IDB: Rivercane sound investment

Published 9:39 am Monday, February 28, 2011

Nearly five years ago, the City of Atmore embarked on a 643-acre commercial development project at Interstate 65 with high hopes in mind.

A few business acquisitions and a recession later, Atmore Industrial Development officials agree the project was a sound investment for the city and remain optimistic, despite the $16 million debt service for land acquisition and infrastructure owed.

“I’m convinced that it’s a sound investment,” IDB Chairman Richard Maxwell said. “We were obviously set back by the economy as were many investments and many business, but we have been real encouraged by the inquiries that we’ve got in the last several months. If Hampton Inn and McDonald’s get started in the next several months, I think that will change the perspective of everything.”

Sign up for our daily email newsletter

Get the latest news sent to your inbox

Holiday Inn Express, the first commitment to Rivercane, and Hardee’s are both enjoying success in the development. Maxwell said the two businesses already provide nearly $200,000 in tax revenue for the city each year.

“It is really doing well,” Maxwell said. “You’ve got to spend money to make money. This is certainly a long-term investment. To look at the option, and that would have been to have never owned that, would have been a disaster. That is the entrance to our community now.”

Fellow IDB board member Shep Marsh agreed that Rivercane was a sound investment, adding that you can’t make decisions based on the unknown.

“I would start by reminding myself and everybody else that you make your decisions based on what you know when you make them, not five years later,” he said. “That being said, I think it was the right decision to do what the city did. I was not involved in it at the time when most of the decisions as far as acquisitions were made, but I clearly think it was the right decision and still think it was the right decision. It didn’t exactly turnout the way we envisioned it, but I’m not sure that today is the way that many people envisioned things would be five years ago in any facet of their lives. And I think ultimately it’s going to turnout great for the city.”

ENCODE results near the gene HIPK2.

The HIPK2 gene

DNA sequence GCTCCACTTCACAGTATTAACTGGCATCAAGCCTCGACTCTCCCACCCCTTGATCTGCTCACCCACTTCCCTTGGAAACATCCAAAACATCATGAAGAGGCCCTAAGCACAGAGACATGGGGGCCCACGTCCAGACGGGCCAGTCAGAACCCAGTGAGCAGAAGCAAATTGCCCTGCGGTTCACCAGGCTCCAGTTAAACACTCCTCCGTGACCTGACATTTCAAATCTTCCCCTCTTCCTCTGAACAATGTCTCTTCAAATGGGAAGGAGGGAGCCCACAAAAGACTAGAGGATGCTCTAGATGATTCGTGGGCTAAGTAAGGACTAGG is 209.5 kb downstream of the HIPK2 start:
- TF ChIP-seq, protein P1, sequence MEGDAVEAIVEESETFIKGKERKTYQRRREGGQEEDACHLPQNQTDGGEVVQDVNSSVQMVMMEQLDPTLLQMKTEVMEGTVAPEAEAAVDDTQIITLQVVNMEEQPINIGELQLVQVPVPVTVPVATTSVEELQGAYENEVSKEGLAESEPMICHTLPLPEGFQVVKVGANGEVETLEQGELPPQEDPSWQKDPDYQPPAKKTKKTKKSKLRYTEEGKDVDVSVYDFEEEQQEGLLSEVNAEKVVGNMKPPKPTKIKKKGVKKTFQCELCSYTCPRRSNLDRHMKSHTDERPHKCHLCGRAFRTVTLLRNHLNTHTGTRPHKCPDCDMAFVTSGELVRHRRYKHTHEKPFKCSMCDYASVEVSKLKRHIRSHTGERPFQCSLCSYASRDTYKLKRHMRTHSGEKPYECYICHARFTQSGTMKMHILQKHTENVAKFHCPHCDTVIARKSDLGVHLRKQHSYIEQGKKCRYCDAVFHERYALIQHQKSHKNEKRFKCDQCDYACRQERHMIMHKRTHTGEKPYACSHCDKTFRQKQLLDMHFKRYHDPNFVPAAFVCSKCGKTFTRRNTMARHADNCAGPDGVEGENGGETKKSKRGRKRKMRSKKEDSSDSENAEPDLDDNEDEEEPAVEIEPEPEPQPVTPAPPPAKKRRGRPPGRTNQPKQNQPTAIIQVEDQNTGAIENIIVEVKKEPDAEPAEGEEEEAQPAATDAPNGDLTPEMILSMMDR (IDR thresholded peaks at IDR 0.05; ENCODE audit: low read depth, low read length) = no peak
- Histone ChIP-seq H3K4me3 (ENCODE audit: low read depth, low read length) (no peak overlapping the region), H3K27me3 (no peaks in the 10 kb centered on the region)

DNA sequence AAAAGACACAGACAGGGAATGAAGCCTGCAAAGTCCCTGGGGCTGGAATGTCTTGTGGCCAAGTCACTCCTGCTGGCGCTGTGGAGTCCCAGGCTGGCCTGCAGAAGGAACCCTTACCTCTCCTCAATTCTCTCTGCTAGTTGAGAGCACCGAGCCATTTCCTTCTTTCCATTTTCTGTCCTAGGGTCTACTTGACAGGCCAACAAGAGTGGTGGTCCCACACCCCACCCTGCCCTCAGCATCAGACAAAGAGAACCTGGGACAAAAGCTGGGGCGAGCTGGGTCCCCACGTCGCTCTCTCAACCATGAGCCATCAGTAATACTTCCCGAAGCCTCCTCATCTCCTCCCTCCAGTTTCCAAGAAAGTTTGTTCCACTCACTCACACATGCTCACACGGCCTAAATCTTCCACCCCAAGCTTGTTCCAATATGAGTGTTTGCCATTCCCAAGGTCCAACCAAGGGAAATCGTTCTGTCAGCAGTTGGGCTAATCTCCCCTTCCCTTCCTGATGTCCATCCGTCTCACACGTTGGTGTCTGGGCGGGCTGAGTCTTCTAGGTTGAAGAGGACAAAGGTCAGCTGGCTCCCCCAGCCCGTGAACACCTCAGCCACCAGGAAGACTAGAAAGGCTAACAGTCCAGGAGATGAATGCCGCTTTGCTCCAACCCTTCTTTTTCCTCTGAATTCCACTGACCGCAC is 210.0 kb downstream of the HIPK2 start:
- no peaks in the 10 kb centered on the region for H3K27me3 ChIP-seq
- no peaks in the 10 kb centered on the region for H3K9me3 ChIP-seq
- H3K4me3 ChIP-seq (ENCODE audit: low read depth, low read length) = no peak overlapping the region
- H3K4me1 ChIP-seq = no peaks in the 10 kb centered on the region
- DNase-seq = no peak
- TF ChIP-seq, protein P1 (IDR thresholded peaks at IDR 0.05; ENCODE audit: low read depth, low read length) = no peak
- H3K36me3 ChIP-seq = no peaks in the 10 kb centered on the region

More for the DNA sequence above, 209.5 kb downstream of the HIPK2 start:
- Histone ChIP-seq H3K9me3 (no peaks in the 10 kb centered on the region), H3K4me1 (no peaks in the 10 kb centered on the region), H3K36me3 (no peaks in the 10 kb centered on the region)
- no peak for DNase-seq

Bob Jones, who also serves on the IDB, and Maxwell both pointed out the two goals in mind when Rivercane was developed: creating jobs and generating a revenue stream in terms of sales taxes for the City of Atmore.

“The acquisition of prime real estate had been a long-term necessity for the city going back decades,” Jones said. “And the opportunity to do that came along and what was seen as a fair structure, but who knew what the next few years would evolve with the economy turning like it has. If you look out there today and see what exists, it’s a pretty significant presence. As the economy recovers and there is more activity, the opportunities are there for more job creation and tax revenue to the city, which is what that was all about.”

All of the board members agree that it has been slow-going in terms of commercial commitments at Rivercane.

“I don’t think anybody is happy that there hasn’t been more activity than we have seen, but we are seeing activity, and there is a noticeable increase in the inquiries,” Jones said. “That’s encouraging.”

It’s also encouraging to Escambia County Industrial Development Board Executive Director Marshall Rogers, who said she sees Rivercane, the only developed commercial property between Montgomery and Mobile, as an advantage for Atmore.

“It is an opportunity for Atmore to have some new retail businesses and light industrial that we would not otherwise have without purchasing the property,” she said. “It gives us another marketing tool for our city. I feel like it is still a sound investment.”

The success of the Poarch Band of Creek Indians’ new $238 million gaming facility, Wind Creek Casino & Hotel, has created additional attention for Rivercane, Marsh said.

“I think from the standpoint from what the Tribe has done out there, which has been much more than anybody envisioned, except maybe them; I think it’s been tremendous,” Marsh said. “I hear comments about it all over the Southeast from people that go by here. I think that part of it has been much greater than we probably thought. The economy has hurt a lot of things including Rivercane, but certainly the various businesses in this town and people’s travel. I think it’s just part of it. I think the city has done the right thing and continues to do the right thing. There are probably some people that disagreed with the city taking that step then and they probably haven’t changed their minds, but I personally think it was the right thing.”

Other IDB members include Tommy Moore, Jim Johnson, Peggie Byrd and Sheilo Faircloth. Joe Webb serves as the Rivercane project manager.